So, the challenge we face is this; even if we build the very best learning programme to take investigators on the necessary journey to new ways of thinking and doing, if we don’t or can’t, account for the context of the organisations and individuals we’re attempting to land that learning in we face a significant challenge. Either they won’t come (or be permitted to come), or those that do will take their shiny new knowledge back into organisational and cultural settings that have the potential to eat our intent, and their enthusiasm for what we’ve taught them, for breakfast2. In many ways this is perhaps a more critical problem than that of learning design.

Although this is one example, in a particular organisational setting, it illustrates a point that educators around the world face on a daily basis. Without taking account of factors beyond the actual crafting of learning material even the very best designs may flounder and fail to deliver their intent. The wider point is that learners come to learning from a variety of spaces and positions and not being sensitive to how these contextual effects mediate their ability to access and/or engage learning might mean we don’t deliver the learning we intended, as illustrated by the well-established but less well understood attainment gaps often seen between different socio-economic groupings of students accessing the same learning material.

Personas to the rescue

Here the OU’s model of learning design has proved useful as it explicitly requires the development of learner ‘personas’ to try to understand these factors. One of the early steps in the OU’s learning design cycle challenges us to explore who our learners are and to identify what they require to engage learning. Built from data, personas represent student architypes, not individuals, and they help us by acting as reference points to ensure that the learning design is focussed on what the learners want and value. By using these approaches, we are attempting to account for the complex landscape we are endeavouring to deliver learning into.

We’ve already identified that a crucial group of learners are investigators’ managers and supervisors, as their engagement or non-engagement with the new ways of thinking and doing will be instrumental in our ability to embed them more widely. Accordingly, we plan to prioritise their training to ensure we minimise the likelihood of some well-meaning but ill-informed supervisor saying to one of our newly minted investigator-learners, “all that new stuff’s all very well, but it’s not how we do it round here.”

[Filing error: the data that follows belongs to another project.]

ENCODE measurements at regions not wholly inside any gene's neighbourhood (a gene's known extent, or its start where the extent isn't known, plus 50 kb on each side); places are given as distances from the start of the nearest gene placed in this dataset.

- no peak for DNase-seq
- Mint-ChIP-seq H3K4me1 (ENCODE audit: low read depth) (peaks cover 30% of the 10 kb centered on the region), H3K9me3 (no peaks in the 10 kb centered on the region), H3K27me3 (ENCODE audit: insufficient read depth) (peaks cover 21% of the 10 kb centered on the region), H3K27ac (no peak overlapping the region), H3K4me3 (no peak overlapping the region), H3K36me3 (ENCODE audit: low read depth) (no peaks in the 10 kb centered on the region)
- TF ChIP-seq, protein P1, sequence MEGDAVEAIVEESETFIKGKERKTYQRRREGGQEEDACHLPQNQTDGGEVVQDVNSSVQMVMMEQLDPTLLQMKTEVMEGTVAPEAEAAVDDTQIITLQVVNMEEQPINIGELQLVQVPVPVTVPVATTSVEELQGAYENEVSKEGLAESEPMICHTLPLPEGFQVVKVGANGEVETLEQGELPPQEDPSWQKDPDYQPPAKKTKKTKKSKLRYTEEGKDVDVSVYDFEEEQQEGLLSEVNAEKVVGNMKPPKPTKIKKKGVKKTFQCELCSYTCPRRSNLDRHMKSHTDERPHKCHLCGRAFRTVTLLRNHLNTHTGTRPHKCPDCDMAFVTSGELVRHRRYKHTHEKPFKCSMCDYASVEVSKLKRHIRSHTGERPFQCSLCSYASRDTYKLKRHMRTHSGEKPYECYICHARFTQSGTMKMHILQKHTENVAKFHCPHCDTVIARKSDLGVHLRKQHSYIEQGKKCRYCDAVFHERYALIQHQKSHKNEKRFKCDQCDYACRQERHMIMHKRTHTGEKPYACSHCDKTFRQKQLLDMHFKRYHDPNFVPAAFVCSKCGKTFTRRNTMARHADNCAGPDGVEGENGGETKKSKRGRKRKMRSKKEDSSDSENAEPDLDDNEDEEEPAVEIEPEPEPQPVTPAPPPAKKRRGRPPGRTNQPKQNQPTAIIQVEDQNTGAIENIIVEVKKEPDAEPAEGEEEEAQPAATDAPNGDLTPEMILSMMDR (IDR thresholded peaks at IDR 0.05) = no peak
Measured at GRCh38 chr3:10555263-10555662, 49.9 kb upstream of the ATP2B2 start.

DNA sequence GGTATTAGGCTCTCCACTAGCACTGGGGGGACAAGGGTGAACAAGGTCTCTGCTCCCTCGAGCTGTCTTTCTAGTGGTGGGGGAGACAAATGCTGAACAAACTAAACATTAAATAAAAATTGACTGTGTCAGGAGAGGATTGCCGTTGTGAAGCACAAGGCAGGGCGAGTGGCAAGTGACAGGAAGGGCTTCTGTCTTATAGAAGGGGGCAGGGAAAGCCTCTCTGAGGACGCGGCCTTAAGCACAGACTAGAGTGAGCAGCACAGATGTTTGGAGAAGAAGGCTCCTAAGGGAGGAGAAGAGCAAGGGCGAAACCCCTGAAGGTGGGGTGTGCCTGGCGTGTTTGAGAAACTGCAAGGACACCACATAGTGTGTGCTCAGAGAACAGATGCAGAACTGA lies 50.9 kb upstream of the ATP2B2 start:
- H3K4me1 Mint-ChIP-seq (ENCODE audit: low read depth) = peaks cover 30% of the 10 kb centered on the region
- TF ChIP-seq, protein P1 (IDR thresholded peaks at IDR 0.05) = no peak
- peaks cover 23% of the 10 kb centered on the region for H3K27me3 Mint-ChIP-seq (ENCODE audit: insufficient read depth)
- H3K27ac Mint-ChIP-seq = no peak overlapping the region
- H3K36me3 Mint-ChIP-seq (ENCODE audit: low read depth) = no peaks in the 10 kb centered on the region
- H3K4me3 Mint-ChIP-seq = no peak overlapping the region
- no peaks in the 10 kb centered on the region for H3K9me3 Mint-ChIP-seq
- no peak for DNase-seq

Our joint mission with policing to change how RASSO investigations are conducted is critically important.  By taking account of our prospective learners’ contexts, we believe we have a far greater chance of success.  


Roberts, K. et al. (2016) ‘Police Leadership in 2045: The Value of Education in Developing Leadership’, Policing : a journal of policy and practice, 10(1), p. pav045–. Available at:

Ryan, C. and Ollis, T. (2023) ‘Learning to Become Professional in Policing: From Artisan to Professional’, Vocations and learning, 16(2), pp. 189–205. Available at:

Sondhi, A., Harding, R, Maguire, L., et al. (2023) 'Understanding Factors Associated with Burnout Symptoms amongst Investigators working on Rape and Serious Sexual Offence (RASSO) investigations in England and Wales', Policing: A Journal of Policy and Practice, Volume 17, paad020. Available at:

Williams, E., Norman, J., Ward, R. et al. (2022) 'Linking Professionalism, Learning and Wellbeing in the Context of Rape Investigation: Early Findings from Project Bluestone'. Int Criminol 2, 262–275. Available at:

1. from our as yet to be published research data but also see the Soteria-Bluestone year one report - Source available for access here which provides additional context.

2.‘Culture eats strategy for breakfast’ Attributed to the management guru Peter Drucker, and made famous by Mark Fields, who later became chief executive of Ford Motor Company.

Richard Harding

Richard Harding

Richard is a Research Fellow with the Centre of Policing Research and Learning (CPRL) within the Faculty of Business and Law (FBL) at The Open University. His research has centred on co-developing evidence-based approaches to organisational change with academic and policing partners.

He is currently working on Project Soteria-Bluestone, a large multi-institutional research project aimed a co-producing improvements in rape and serious sexual offence (RASSO) investigations with policing partners across England and Wales. Prior to joining academia, he served as a police officer in a large UK police service for 30 years.

Richard’s research interests include organisational learning and change, police legitimacy, and organisational and occupational cultures (particularly in law enforcement agencies).